Fifteen women (Age: 49.1± 2.1 years; 11 Caucasian, 3 African-American, 1 Hispanic), scheduled to undergo bariatric surgery at the University of Texas Houston Bariatric Surgery Center, were enrolled in our study if they met the inclusion criteria outlined previously.7 Exclusion criteria were age less than 18 years, pregnancy, coronary artery disease, peripheral vascular disease, ischemic cardiomyopathy, or a current history of smoking. The Committee for the Protection of Human Subjects at the University of Texas Health Science Center at Houston approved the study. A written informed consent was obtained.
Of an original cohort of 42 patients, 15 women completed the two-year protocol.7 Reasons for leaving the study were relocation (the majority of patients), lack of time, loss of interest, or our inability to contact the participants. Of the remaining cohort, 10 women had undergone gastric bypass with a Roux-en Y procedure. The other five women had undergone adjustable gastric banding. The procedures followed standard clinical practice.8,9
Patients were evaluated at baseline, three months, nine months, and 24 months after surgery. Patients were instructed to fast for 12 hours, and to abstain from alcohol or exercise for 24 hours prior to their evaluations. Patient evaluation consisted of the following tests and measurements: a standard physical exam to assess height and weight, blood pressure, and heart rate as well as a history to gather information on diet, physical activity, and complications related to the obesity and operation. Anthropometric measurements (waist circumference and hip circumference) and real time bioimpedance analysis (RJL Systems, Clinton Township, Mich.) were used to quantify body composition (fat mass, lean mass, and body cell mass). Serum glucose, insulin, tumor necrosis factor alpha (TNF-α), high sensitivity C-reactive protein (hs-CRP), free fatty acids, leptin, and adiponectin were obtained. Blood chemistries included triglycerides, total serum cholesterol, low density lipoprotein (LDL), and high density lipoprotein (HDL). The Homeostasis Model of Assessment computer model (HOMA2) was used in the calculation of insulin resistance as described previously.10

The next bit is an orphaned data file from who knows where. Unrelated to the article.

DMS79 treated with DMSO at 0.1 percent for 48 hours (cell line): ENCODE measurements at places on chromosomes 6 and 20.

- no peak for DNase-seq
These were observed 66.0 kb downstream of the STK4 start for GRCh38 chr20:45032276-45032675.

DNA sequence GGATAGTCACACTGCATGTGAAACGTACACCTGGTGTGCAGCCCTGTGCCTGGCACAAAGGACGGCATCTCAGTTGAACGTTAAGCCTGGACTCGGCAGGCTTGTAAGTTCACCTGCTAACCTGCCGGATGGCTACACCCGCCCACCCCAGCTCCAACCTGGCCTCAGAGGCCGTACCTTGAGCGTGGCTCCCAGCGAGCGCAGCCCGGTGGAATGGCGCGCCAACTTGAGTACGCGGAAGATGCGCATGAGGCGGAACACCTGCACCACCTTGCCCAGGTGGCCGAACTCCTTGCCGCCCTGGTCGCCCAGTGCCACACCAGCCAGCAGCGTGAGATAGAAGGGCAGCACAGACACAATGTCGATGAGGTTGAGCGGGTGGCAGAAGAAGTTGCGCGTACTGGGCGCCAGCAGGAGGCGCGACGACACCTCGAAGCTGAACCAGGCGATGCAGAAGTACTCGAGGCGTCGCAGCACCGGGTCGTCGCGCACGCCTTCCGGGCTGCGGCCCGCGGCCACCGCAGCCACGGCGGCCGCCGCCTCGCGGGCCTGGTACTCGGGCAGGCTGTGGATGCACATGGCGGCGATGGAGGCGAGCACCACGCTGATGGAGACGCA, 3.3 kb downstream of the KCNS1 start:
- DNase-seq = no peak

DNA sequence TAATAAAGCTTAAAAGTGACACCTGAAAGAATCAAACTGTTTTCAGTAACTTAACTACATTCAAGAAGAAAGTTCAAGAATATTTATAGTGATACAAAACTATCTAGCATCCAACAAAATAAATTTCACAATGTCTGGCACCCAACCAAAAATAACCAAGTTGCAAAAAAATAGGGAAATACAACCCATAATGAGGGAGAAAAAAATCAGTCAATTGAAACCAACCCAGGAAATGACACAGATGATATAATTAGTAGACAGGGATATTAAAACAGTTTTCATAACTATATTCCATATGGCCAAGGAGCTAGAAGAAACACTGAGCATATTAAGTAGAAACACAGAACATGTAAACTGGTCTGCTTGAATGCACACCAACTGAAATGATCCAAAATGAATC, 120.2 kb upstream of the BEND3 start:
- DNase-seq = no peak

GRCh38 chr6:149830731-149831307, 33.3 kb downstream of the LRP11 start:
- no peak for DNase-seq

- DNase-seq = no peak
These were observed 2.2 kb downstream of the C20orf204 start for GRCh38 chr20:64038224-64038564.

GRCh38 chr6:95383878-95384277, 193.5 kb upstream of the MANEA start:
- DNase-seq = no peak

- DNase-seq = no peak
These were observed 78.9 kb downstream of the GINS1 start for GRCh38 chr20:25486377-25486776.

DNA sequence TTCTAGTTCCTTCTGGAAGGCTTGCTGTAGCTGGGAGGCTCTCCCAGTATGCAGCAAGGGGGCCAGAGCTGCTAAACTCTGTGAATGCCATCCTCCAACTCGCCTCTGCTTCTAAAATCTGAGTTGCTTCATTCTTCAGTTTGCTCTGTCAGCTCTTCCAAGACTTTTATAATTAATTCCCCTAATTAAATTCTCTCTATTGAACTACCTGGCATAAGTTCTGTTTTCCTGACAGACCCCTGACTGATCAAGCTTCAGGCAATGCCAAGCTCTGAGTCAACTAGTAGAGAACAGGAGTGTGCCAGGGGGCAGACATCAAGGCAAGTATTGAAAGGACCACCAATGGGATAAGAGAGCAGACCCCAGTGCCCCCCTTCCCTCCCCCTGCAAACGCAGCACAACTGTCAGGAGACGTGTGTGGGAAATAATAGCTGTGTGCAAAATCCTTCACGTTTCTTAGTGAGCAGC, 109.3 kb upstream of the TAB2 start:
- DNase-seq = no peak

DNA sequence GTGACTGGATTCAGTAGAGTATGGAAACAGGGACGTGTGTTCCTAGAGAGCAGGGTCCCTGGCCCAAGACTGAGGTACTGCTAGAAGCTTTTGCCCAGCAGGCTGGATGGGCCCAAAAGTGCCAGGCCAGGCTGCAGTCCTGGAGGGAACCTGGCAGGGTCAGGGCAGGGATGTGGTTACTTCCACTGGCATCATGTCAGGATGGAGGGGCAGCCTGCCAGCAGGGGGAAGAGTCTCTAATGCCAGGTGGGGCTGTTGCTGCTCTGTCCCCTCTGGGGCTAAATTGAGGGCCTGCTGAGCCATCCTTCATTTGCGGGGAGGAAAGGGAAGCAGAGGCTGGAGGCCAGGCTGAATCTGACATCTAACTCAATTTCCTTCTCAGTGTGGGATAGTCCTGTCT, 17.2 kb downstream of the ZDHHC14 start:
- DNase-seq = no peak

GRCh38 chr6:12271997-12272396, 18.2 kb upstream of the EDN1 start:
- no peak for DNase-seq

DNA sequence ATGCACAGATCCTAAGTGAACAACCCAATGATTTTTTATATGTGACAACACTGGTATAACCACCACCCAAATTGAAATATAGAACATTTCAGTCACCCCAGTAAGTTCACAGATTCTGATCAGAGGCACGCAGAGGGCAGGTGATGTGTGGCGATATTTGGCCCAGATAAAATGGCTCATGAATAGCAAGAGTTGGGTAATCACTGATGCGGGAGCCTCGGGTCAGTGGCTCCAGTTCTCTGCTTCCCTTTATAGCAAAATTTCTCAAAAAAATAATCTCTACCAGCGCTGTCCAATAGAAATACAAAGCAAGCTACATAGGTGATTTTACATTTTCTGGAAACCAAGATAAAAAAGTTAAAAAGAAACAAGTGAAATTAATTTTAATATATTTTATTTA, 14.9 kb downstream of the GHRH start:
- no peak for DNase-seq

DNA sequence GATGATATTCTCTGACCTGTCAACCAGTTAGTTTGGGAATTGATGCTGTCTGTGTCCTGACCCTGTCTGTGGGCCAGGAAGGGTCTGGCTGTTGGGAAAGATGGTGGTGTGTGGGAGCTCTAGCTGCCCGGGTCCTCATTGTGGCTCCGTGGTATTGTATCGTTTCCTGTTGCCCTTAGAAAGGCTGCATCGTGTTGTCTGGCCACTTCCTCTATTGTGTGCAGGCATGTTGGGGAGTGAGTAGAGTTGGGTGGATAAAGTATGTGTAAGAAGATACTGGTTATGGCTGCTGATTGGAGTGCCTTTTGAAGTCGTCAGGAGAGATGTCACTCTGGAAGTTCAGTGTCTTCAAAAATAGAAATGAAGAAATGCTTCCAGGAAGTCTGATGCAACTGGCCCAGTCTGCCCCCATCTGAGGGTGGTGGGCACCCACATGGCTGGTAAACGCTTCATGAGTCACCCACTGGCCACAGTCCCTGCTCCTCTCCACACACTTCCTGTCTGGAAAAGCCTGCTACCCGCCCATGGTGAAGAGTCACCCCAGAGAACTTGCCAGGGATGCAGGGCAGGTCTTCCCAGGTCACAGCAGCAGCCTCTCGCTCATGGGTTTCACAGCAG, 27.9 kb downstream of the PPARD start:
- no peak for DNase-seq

Statistical analysis was performed using SigmaStat 3.0 (Systat Software, Inc., San Jose, Calif.). Study variables for conformation to normality using Q-Q plots, skewness, and kurtosis statistics were evaluated. Significantly non-normal variables were transformed prior to analysis. Paired t-tests were performed to evaluate differences in outcomes between each visit. Two-way repeated measures ANOVA with post-hoc comparisons with multiple comparison adjustments were made across time point pairs by linear contrasts. Data are expressed as mean values plus or minus the standard error of the mean or as differences in mean values from baseline to three months, three months to nine months, and nine months to twenty four months post surgery with 95% confidence intervals. Pearson correlation coefficients were prepared to evaluate the univariate relationships between variables.
After two years, Roux-en-Y patients (BMI: 29.7 kg/m2) could be classified as overweight while the gastric banding patients (BMI: 36.3 kg/m2) remained obese. Beyond nine months, significant variance attributable to surgery type in percentage of weight loss was evident between the Roux-en-Y and gastric banding groups. At 24 months, the mean differences of percentage of weight lost between the two groups was 17.9% (p<0.001). Hip circumference was less in the Roux-en-Y group (p=0.042) at nine months compared to the gastric banding group (Tables 1 and and2).2). A significant difference in waist circumference (p=0.015) was found attributable to surgery type at twenty four months. In terms of body composition, after 24 months Roux-en-Y patients had less fat mass (p<0.05) than the gastric banding patients. Even though lean mass was lower in the Roux-en-Y patients than in the banding patients, this difference was only significant when time was considered as the source of variation rather than surgery type.